Scientific American | The 1999 National Medal of Technology
April 21, 2000
Scientific American — April 21, 2000
On March 14, 2000, in Washington, D.C., President Bill Clinton bestowed the 1999 National Medal of Technology on five distinguished recipients. Since 1985, when the first Medal was awarded, these ceremonies have recognized individuals, teams and corporations who as technological innovators have made lasting contributions to the enhancement of America’s economic competitiveness and standard of living.
The Medalist selection program is administered by the Department of Commerce’s Office of Technology Policy. An independent committee of experts from the scientific and technological community evaluates the candidates, who are nominated through an open, national, competitive solicitation.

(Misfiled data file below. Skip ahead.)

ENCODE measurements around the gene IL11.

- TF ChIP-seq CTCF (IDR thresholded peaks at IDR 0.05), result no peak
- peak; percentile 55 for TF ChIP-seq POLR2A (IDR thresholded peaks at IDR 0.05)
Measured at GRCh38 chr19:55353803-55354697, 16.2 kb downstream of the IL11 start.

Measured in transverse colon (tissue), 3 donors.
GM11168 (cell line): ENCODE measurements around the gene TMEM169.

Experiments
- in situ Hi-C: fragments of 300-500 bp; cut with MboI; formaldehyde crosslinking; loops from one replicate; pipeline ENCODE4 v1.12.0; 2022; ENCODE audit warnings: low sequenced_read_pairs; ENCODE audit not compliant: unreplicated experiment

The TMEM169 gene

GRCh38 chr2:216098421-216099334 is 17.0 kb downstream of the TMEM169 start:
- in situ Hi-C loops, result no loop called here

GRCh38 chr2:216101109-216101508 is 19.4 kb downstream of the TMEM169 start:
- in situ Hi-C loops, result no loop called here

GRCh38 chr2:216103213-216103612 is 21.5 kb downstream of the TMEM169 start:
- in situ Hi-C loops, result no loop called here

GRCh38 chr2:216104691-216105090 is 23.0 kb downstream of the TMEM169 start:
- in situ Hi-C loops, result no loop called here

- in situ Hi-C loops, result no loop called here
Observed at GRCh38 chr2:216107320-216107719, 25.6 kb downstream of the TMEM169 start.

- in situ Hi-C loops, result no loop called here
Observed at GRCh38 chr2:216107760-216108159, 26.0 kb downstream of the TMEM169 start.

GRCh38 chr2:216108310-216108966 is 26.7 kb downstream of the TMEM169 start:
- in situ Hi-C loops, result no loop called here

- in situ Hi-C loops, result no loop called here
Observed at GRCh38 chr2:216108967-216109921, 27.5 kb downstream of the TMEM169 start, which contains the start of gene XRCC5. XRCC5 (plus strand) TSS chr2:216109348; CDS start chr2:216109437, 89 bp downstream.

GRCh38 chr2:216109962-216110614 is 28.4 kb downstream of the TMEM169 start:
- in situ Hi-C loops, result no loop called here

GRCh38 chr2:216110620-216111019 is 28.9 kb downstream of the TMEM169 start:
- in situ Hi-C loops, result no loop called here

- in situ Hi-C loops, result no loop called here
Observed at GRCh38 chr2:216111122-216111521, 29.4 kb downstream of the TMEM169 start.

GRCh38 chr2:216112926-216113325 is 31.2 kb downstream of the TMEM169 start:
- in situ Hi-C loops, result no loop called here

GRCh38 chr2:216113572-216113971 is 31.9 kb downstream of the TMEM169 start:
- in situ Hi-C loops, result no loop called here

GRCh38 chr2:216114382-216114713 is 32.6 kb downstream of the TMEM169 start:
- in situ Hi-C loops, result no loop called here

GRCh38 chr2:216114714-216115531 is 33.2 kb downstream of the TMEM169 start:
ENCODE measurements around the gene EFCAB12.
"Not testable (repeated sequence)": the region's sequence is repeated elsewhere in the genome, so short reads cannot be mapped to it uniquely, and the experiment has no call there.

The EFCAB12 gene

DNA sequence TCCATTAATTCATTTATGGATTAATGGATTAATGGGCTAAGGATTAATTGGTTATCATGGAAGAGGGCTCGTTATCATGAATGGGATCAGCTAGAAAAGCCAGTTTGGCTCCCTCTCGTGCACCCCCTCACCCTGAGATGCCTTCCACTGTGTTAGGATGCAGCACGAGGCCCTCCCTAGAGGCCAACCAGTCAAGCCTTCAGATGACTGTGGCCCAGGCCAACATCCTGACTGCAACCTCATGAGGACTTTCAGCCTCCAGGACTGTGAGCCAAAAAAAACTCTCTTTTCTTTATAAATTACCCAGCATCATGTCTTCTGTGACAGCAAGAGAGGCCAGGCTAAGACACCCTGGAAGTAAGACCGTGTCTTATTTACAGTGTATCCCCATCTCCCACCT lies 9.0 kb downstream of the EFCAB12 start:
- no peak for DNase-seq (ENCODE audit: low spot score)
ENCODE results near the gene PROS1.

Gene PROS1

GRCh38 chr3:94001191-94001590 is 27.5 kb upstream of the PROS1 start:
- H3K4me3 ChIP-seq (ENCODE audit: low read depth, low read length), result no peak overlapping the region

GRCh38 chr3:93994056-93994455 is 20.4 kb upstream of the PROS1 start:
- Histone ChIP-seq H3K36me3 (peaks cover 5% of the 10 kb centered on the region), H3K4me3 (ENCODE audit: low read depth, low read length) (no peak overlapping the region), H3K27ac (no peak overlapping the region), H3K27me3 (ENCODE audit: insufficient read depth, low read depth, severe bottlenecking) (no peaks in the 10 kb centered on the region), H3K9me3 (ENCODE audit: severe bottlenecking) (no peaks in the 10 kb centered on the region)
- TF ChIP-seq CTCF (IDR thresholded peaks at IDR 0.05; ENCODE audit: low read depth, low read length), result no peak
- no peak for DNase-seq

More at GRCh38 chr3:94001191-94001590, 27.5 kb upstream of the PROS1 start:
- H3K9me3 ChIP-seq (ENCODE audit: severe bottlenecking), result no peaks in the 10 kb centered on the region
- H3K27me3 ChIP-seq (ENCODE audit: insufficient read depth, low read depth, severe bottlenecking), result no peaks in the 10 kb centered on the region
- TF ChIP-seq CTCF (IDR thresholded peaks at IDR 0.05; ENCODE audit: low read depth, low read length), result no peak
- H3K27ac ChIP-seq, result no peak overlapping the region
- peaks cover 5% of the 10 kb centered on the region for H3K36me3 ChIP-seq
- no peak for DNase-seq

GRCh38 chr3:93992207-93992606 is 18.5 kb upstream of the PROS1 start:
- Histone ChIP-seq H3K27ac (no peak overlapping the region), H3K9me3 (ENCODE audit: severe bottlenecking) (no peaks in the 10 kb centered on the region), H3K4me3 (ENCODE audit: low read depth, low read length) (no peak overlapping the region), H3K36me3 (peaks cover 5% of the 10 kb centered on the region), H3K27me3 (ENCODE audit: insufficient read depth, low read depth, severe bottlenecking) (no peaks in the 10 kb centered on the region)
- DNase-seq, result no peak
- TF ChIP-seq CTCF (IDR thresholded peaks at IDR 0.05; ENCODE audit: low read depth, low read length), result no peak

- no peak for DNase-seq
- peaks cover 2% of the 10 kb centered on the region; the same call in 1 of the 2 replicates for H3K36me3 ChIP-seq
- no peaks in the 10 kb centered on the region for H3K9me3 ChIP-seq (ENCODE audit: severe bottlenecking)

Ray Kurzweil has predicted that within the next few decades the intelligence of machines will exceed that of humans. If they do, two points should be remembered. First, the machines will have been given a huge boost by Kurzweil’s work on pattern recognition, the skill of finding abstract meaning in complex data, which comes naturally to humans but is difficult for computers. Second, exceeding Kurzweil’s own intelligence will not have been easy, as witnessed by his long list of accomplishments. [...]